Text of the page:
Lewis Hine’s Striking Portraits of US Child Laborers in the 1900s

“If I could tell the story in words, I wouldn't have to lug around a camera” - Lewis Hine

Mass industrialization brought with it a new scourge, child labor. “Factory owners preferred hiring children,” writes Catherine A. Paul in a brief history of the National Child Labor Committee, “because they were cheaper, less likely to strike, and more manageable than adults.” But the work was “grueling; a child working in a factory worked 12 to 18 hours a day, six days a week, for only one dollar. Many children began working as young as 7, tending machines in spinning mills or carrying heavy loads.”

Not all child labor looked the same. Children worked as bike messengers, newsboys, and, outside the industrialized cities, as farm laborers. In most cases, however this backbreaking work not only put them at considerable risk for injury and disease, but it meant that working children barely received any education beyond the limited set of skills they acquired on the job. The National Child Labor Committee (NCLC), founded in 1904 in the US, was the result of several decades of attempts to enact child labor laws, dating back to the 1870s.

Reformers like Jane Addams had lobbied strenuously to end child labor. After a 1903 meeting of the National Conference of Charities and Corrections, the NCLC was formed. Chartered by an act of Congress in 1907, its first official order of business was to carry out “systematic investigations in order to learn and document the extent and characteristics of child labor.” For this purpose, they hired Lewis Hine, a teacher and photographer, to document conditions all over the country, especially in the South, where states were particularly friendly to child labor.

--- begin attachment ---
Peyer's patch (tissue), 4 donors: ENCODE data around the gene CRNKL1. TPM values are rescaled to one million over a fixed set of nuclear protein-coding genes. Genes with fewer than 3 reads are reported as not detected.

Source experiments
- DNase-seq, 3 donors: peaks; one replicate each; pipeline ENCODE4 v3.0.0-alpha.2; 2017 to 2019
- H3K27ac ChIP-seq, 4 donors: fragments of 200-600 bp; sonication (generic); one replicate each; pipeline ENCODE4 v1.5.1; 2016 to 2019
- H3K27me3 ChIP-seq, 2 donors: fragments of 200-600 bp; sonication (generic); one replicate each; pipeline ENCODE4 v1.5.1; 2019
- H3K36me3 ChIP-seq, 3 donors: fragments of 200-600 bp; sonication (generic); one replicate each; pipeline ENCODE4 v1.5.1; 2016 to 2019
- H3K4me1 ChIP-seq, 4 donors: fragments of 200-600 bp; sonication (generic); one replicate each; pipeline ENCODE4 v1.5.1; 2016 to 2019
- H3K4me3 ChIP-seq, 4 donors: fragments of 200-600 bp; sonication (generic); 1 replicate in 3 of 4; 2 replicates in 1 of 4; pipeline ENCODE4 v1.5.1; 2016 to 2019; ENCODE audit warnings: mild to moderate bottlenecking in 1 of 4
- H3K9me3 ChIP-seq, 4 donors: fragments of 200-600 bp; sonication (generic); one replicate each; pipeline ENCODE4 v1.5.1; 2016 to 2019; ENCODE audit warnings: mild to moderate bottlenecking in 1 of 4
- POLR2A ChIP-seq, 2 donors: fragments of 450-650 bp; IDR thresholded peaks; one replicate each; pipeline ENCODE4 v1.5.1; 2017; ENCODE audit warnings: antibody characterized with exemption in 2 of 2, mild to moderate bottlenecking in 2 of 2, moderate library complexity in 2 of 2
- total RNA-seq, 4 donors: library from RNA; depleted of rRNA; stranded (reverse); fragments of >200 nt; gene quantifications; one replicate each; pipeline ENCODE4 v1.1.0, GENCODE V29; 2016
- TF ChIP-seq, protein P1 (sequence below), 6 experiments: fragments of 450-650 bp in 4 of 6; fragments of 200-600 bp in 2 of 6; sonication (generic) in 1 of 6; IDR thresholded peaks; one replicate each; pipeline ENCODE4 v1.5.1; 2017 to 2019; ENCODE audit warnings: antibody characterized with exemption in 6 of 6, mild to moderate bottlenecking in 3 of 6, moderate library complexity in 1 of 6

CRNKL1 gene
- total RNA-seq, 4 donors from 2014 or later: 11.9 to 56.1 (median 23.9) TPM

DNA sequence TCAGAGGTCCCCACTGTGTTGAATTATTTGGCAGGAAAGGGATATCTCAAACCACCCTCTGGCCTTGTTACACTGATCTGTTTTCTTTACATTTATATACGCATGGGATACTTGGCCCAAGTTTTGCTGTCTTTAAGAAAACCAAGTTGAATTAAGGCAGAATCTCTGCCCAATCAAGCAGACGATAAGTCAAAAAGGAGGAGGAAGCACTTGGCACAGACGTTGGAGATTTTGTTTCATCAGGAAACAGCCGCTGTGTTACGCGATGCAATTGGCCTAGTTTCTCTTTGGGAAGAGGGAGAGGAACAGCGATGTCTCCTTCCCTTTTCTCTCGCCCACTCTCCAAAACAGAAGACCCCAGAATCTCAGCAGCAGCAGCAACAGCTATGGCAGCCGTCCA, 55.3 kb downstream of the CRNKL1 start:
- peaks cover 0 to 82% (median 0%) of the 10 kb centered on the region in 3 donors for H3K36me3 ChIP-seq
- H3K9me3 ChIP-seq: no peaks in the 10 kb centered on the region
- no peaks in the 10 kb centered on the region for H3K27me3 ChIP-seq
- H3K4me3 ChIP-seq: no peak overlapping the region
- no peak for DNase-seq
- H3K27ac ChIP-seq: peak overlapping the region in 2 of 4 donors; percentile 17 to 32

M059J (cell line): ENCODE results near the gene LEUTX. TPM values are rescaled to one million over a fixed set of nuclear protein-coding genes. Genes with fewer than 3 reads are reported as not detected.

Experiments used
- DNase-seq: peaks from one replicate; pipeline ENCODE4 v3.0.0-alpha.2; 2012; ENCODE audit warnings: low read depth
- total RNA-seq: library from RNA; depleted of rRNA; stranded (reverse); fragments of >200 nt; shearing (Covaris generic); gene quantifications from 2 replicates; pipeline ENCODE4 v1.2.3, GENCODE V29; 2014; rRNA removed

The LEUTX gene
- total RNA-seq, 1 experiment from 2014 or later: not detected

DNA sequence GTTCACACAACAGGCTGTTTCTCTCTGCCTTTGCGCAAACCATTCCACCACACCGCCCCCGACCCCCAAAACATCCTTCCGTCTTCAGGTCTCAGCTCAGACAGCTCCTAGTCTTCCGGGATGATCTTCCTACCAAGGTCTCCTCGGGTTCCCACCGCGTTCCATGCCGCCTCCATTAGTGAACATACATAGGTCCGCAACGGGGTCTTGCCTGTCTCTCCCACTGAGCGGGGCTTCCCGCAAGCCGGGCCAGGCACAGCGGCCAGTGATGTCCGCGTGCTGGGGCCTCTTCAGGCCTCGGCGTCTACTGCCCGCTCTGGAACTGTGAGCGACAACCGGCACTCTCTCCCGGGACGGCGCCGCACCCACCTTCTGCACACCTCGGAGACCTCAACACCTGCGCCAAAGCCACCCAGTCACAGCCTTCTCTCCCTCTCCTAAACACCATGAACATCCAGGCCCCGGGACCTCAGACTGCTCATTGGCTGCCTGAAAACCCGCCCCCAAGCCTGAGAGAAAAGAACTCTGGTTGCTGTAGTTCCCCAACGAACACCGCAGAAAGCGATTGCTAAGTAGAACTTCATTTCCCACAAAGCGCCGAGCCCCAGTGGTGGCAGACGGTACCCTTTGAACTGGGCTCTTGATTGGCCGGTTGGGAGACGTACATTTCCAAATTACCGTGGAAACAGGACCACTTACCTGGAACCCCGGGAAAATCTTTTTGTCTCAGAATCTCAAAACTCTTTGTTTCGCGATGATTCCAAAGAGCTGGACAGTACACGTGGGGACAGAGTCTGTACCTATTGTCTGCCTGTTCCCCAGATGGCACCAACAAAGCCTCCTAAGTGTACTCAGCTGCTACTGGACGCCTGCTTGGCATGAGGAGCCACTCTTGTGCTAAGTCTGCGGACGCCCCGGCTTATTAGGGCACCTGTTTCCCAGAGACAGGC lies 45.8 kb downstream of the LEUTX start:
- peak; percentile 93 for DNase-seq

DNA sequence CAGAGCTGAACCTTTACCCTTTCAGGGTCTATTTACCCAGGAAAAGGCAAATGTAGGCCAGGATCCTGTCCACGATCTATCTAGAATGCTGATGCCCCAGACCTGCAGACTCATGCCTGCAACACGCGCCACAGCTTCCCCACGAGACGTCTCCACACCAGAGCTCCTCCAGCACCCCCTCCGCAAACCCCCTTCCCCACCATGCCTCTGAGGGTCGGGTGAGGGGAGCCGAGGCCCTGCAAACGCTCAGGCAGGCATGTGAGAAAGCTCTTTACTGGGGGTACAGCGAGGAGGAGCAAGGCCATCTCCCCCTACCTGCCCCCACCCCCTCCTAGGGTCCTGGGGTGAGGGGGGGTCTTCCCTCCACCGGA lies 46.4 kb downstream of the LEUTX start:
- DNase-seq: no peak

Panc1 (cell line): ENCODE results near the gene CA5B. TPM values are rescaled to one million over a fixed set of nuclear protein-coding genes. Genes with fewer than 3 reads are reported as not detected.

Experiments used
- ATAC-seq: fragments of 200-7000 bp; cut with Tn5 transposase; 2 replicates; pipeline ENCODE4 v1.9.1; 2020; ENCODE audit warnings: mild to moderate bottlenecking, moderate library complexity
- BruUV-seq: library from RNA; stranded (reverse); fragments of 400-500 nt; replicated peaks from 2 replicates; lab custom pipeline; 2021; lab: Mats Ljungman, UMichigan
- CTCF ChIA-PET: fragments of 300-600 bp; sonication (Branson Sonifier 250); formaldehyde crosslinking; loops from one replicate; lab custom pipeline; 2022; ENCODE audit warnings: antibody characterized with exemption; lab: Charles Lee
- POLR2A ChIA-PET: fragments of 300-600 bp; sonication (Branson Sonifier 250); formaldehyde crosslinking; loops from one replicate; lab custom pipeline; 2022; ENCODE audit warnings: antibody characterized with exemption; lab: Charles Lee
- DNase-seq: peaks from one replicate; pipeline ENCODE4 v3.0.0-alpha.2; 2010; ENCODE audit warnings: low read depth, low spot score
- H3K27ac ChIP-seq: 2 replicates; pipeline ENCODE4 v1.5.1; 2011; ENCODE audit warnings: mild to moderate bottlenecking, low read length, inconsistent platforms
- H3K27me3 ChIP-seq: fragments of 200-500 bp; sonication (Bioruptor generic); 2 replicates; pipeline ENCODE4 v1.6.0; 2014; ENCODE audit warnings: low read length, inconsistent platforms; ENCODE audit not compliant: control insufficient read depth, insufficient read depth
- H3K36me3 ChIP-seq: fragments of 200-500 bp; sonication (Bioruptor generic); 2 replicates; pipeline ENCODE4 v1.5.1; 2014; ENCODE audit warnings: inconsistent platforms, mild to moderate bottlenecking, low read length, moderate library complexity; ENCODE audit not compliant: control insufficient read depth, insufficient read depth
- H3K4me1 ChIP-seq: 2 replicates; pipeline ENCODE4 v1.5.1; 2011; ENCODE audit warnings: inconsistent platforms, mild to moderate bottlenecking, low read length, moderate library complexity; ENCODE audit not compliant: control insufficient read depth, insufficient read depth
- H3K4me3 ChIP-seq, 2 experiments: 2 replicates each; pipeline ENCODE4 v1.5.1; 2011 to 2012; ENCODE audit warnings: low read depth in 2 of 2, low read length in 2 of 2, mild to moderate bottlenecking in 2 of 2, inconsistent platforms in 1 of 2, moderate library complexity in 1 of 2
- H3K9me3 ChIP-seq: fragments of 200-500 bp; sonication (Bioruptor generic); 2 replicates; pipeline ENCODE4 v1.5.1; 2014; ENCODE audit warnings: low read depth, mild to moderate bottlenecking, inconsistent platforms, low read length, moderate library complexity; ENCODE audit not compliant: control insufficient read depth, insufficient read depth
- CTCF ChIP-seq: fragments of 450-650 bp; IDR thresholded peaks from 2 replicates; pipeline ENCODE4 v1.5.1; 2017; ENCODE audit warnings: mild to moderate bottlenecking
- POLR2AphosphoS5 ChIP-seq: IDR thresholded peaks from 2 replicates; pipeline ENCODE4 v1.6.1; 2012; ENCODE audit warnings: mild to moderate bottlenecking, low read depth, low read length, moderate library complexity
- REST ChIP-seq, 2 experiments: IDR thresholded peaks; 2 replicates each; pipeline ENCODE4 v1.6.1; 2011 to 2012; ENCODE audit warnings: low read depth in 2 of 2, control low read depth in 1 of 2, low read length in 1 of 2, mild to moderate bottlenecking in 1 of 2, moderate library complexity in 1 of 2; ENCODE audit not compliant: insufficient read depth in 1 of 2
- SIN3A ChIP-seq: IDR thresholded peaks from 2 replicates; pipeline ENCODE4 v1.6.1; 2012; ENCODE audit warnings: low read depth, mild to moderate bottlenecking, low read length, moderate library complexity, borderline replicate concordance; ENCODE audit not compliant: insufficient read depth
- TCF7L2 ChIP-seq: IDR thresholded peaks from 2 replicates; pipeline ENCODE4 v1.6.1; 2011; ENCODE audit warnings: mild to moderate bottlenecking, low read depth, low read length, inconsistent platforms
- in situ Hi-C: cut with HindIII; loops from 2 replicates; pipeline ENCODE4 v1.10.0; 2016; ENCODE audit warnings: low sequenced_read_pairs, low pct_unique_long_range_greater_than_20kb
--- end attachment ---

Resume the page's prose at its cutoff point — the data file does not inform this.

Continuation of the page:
Hine and the NCLC faced stiff resistance. “Regarded with suspicion by business owners,” writes Paul, he “at times assumed the guise of a fire inspector, postcard vendor, bible salesman, or even an industrial photographer making a record of factory machinery.” Like the novels of Charles Dickens in the previous century, Hine’s photos “would significantly help awaken the conscience” of the general public, advancing the reform of child labor laws. And like Dickens, Hine had a personal history that made him passionate about such work.

Lewis Hine’s father died in an accident when he was a teenager, and he had to take over the support of his family. He first took a job in a furniture upholstery factory, where he worked 13 hours a day, 6 days and week, for $4 per week. But Hine was more fortunate than most of subjects, many of whom—like 6-year-old berry picker Laura Petty, above, photographed in 1909 near Baltimore—did not learn to read and write. The NCLC won several victories over the course of the early 20th century, and suffered a few significant defeats.

In 1916, the Keating-Owen Act prohibiting the importation of good manufactured by child labor was signed into law by President Wilson, then declared unconstitutional by the Supreme Court. In 1924, a Child Labor Amendment to the Constitution was passed, but has still not been ratified almost 100 years later.

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